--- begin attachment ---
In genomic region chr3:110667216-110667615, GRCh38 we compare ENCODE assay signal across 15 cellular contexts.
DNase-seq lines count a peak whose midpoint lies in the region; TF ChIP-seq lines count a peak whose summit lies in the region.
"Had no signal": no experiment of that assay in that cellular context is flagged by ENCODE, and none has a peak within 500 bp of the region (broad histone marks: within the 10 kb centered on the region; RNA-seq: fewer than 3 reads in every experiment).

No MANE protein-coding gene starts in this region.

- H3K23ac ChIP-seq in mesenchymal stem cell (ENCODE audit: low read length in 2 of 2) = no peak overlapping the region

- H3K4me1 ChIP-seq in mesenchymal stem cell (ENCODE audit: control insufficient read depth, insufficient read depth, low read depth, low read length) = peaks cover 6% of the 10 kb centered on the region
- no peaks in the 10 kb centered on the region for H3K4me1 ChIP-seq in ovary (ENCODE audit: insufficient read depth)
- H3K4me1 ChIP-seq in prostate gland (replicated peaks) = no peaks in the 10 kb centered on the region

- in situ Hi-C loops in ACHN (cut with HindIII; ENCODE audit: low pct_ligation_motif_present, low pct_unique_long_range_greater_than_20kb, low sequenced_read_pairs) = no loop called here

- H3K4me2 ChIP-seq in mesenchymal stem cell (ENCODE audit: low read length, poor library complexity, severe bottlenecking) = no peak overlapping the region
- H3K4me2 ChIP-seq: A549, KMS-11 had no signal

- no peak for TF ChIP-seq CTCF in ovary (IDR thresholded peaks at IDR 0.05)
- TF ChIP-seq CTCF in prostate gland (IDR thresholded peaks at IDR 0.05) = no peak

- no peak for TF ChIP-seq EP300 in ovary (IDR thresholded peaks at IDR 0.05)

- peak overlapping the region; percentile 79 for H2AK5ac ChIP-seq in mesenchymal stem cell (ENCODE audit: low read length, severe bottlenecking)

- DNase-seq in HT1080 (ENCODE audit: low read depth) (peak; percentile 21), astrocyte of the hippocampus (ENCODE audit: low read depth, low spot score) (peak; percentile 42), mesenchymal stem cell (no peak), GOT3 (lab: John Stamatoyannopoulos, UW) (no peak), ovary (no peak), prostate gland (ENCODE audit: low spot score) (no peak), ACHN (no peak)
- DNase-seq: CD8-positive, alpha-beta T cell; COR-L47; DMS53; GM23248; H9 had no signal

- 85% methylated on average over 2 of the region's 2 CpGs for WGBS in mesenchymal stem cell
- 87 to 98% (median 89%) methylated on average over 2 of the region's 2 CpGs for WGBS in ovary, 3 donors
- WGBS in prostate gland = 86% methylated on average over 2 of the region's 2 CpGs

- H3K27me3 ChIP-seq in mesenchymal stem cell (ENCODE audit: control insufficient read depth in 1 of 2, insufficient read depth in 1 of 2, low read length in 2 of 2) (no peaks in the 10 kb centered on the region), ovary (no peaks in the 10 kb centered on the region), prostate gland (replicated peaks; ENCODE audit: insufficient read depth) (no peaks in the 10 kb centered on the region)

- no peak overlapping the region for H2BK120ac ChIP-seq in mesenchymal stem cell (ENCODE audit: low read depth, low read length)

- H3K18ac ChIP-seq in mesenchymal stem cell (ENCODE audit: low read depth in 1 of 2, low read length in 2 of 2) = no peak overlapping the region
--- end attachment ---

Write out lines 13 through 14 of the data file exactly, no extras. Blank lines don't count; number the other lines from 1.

- TF ChIP-seq CTCF in prostate gland (IDR thresholded peaks at IDR 0.05) = no peak

- no peak for TF ChIP-seq EP300 in ovary (IDR thresholded peaks at IDR 0.05)